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Syd Barrett - The Madcap Laughs CD (album) cover


Syd Barrett


Prog Related

3.67 | 184 ratings

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Queen By-Tor
Special Collaborator
Honorary Collaborator
3 stars Going on without the Floyd

Syd Barrett was an excellent prog related artist. His relation to prog? Well, for anyone who doesn't already know - Barrett was the founder of Pink Floyd before they fired him during the recording of their second album. His artistic vision didn't fit in with the rest of the bands', and comparing this album to the middle era of Floyd it's easy to see why. Barrett's approach to his music is a lot different than before, there's no Astronomy Domine or anything of the like on the album - this one is a very pleasant, simplistic album that's quite good at soothing the listener with its calm and crazy moments.

There's two kinds of song on the album. There's the slow and calm songs such as the wonderful closer, Late Night, and the brilliant opening Terrapin - and then there's the crazy and up-beat songs such as the fun and jumpy Love You and the screaming Octopus. There's no lack of inspiration on the album as well as Barrett seems to be pulling all of this off the top of his head. Not making it up as he goes along - but singing his passions out for all to hear. Rumor has it that Barrett would record every song through many times, no two times ever sounding completely the same, and later pick which version he liked the best. The remastered cd versions of the albums contain some of these alternate takes, and though they don't really add to the package they're certainly fun, and different, to listen to.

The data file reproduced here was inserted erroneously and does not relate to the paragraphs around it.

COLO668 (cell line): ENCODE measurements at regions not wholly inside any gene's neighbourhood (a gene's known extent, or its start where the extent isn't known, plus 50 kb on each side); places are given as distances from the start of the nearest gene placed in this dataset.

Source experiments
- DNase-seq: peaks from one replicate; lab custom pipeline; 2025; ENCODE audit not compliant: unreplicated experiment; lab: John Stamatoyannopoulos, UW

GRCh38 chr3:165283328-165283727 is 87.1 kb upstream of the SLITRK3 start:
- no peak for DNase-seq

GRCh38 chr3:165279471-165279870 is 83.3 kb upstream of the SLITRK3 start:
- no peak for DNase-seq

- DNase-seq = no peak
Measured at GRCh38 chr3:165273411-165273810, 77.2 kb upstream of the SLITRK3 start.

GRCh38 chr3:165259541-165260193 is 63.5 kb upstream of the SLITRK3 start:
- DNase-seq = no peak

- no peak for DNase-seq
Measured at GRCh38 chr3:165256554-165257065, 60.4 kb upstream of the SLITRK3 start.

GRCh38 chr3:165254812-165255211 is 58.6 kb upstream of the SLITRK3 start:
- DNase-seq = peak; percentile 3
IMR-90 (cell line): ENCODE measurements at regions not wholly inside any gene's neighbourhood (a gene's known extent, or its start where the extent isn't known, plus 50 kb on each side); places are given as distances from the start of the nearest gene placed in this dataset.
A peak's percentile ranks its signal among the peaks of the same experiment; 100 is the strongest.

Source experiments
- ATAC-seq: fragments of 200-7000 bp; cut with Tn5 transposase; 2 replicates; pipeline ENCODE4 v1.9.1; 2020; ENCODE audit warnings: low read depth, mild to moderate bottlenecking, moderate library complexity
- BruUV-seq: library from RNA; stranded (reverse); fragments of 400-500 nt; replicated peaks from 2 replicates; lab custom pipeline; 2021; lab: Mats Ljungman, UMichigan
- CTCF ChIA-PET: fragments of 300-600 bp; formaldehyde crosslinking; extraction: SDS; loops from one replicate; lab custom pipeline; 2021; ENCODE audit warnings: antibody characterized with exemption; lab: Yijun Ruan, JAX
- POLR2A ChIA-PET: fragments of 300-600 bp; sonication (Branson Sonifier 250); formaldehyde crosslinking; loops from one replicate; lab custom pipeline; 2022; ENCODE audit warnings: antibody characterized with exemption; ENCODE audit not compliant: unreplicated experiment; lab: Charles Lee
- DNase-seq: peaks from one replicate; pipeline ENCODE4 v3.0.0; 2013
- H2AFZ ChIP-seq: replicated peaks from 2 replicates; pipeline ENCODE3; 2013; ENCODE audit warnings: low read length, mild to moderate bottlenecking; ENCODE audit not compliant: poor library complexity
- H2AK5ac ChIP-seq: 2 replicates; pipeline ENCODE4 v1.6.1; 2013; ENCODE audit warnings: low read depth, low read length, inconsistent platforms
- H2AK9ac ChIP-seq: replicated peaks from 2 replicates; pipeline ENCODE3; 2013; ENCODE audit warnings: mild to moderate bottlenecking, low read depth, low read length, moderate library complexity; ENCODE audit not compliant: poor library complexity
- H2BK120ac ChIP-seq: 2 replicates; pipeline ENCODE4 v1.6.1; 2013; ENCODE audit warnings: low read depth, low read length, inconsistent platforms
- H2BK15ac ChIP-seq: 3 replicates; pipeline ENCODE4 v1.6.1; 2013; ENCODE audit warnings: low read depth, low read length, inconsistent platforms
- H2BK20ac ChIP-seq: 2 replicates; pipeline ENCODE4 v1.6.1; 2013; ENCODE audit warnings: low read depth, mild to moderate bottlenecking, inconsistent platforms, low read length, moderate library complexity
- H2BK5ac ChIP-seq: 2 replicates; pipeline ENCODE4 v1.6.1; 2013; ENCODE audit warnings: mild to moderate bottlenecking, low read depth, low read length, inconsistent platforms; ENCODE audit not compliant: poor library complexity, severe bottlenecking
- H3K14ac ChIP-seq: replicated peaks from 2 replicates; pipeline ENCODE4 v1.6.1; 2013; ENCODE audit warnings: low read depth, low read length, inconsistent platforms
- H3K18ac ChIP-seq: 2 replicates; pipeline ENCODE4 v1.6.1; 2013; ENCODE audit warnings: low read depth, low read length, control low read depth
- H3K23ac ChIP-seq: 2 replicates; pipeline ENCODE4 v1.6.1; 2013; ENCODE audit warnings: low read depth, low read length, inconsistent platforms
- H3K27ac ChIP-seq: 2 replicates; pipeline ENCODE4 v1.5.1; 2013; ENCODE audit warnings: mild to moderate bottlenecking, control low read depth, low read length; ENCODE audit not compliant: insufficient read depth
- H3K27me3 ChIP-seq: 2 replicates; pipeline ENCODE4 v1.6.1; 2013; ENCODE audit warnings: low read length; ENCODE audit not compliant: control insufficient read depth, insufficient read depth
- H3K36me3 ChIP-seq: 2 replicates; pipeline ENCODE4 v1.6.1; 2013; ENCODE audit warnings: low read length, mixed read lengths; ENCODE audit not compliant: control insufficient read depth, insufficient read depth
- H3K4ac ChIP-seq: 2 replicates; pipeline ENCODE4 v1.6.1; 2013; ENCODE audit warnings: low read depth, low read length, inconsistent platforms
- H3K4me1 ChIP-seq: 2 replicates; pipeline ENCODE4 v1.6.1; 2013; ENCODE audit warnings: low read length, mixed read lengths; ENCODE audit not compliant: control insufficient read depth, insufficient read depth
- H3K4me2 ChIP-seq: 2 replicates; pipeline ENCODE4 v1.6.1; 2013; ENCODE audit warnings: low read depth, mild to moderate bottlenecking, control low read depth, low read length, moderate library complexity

All in all this is a pretty difficult album to comment on based sheerly on it's simplicity. Barrett plays guitar and sings along while some modest rhythm sections meander around in the background providing structure to the songs. Standouts on the album usually showcase Barrett doing something off the wall, or just plain odd. No Good Trying has Barrett in an almost grumbling voice while If It's In You has Barrett stop and restart the song from the beginning after talking to someone off to the side of the studio - and based on the way Barrett recorded that was probably not scripted. All these little quirky things add up for a very fun and enjoyable album. Some of the songs don't have what most people would call ''high brow'' lyrics such as songs like Love You and Here I Go, while others are simply eerie taken in context all these years later, case in point, Dark Globe (''wouldn't you miss me at all?'').

This is not a prog rock masterpiece, and this is not an album that people world wide will undoubtedly enjoy. But it is a forgotten, lovely, rough gem that can be loved by the people who really have a feel for it. It's an album that either reaches out and grabs you or lets you pass, depending on who you are. As far as Barrett's solo output would go he only had one more album left in him, the self titled Barrett which would prove to be a bit more even content wise, but the good material on this album stand above the best material on his second album by a wide margin. For rating this one gets a strong 3.5 for a prog album. Floyd fans should definitely check it out, although not all will fall in love with it. For people who fancy themselves fans of something a bit more simple this album really does have a wonderful personality to it, and if it's something you're into then you could probably add another full star. It's hit and miss for most people, but it's undoubtedly recommended, if even to see which category you fall into.

Queen By-Tor | 3/5 |


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